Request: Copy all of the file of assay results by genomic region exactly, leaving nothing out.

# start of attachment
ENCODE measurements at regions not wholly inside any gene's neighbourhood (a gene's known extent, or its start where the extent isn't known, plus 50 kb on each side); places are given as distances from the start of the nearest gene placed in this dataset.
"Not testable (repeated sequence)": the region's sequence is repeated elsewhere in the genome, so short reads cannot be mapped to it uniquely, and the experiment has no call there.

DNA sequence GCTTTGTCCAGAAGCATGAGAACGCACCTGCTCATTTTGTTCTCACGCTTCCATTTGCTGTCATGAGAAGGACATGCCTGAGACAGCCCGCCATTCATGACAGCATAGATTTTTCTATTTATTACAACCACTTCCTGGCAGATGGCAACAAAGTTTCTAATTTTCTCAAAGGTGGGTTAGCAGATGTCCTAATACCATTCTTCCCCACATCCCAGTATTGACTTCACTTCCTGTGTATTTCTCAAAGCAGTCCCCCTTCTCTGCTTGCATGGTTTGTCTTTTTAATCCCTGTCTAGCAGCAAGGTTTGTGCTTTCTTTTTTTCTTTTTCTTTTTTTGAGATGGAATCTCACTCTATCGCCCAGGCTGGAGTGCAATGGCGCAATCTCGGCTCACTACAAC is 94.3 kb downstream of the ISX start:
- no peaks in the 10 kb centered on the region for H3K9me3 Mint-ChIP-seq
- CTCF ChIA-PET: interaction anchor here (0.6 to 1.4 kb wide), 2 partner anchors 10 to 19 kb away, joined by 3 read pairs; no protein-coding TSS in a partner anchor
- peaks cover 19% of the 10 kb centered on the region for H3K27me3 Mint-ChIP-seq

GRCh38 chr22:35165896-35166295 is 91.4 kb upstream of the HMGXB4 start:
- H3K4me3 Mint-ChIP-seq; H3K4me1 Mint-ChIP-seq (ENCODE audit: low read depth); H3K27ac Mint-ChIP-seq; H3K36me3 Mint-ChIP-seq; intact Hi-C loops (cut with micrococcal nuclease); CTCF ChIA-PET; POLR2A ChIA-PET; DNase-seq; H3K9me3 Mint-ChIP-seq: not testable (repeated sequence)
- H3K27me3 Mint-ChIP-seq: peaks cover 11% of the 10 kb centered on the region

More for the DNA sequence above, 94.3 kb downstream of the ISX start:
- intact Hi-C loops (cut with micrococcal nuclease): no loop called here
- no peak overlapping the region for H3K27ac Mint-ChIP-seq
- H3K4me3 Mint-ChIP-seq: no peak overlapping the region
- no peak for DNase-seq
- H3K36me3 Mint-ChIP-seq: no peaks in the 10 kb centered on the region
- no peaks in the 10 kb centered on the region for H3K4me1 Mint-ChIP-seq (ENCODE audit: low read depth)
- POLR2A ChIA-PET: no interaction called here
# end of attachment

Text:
ENCODE measurements at regions not wholly inside any gene's neighbourhood (a gene's known extent, or its start where the extent isn't known, plus 50 kb on each side); places are given as distances from the start of the nearest gene placed in this dataset.
"Not testable (repeated sequence)": the region's sequence is repeated elsewhere in the genome, so short reads cannot be mapped to it uniquely, and the experiment has no call there.

DNA sequence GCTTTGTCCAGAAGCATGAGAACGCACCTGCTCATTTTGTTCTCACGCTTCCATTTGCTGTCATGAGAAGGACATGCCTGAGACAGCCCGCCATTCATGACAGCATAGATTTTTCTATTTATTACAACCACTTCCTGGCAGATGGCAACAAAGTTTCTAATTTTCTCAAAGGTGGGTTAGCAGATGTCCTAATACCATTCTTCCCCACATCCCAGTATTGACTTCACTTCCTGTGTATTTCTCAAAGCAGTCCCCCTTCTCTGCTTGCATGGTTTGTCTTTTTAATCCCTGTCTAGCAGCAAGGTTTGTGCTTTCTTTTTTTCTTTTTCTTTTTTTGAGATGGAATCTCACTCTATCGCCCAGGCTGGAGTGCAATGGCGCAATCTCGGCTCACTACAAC is 94.3 kb downstream of the ISX start:
- no peaks in the 10 kb centered on the region for H3K9me3 Mint-ChIP-seq
- CTCF ChIA-PET: interaction anchor here (0.6 to 1.4 kb wide), 2 partner anchors 10 to 19 kb away, joined by 3 read pairs; no protein-coding TSS in a partner anchor
- peaks cover 19% of the 10 kb centered on the region for H3K27me3 Mint-ChIP-seq

GRCh38 chr22:35165896-35166295 is 91.4 kb upstream of the HMGXB4 start:
- H3K4me3 Mint-ChIP-seq; H3K4me1 Mint-ChIP-seq (ENCODE audit: low read depth); H3K27ac Mint-ChIP-seq; H3K36me3 Mint-ChIP-seq; intact Hi-C loops (cut with micrococcal nuclease); CTCF ChIA-PET; POLR2A ChIA-PET; DNase-seq; H3K9me3 Mint-ChIP-seq: not testable (repeated sequence)
- H3K27me3 Mint-ChIP-seq: peaks cover 11% of the 10 kb centered on the region

More for the DNA sequence above, 94.3 kb downstream of the ISX start:
- intact Hi-C loops (cut with micrococcal nuclease): no loop called here
- no peak overlapping the region for H3K27ac Mint-ChIP-seq
- H3K4me3 Mint-ChIP-seq: no peak overlapping the region
- no peak for DNase-seq
- H3K36me3 Mint-ChIP-seq: no peaks in the 10 kb centered on the region
- no peaks in the 10 kb centered on the region for H3K4me1 Mint-ChIP-seq (ENCODE audit: low read depth)
- POLR2A ChIA-PET: no interaction called here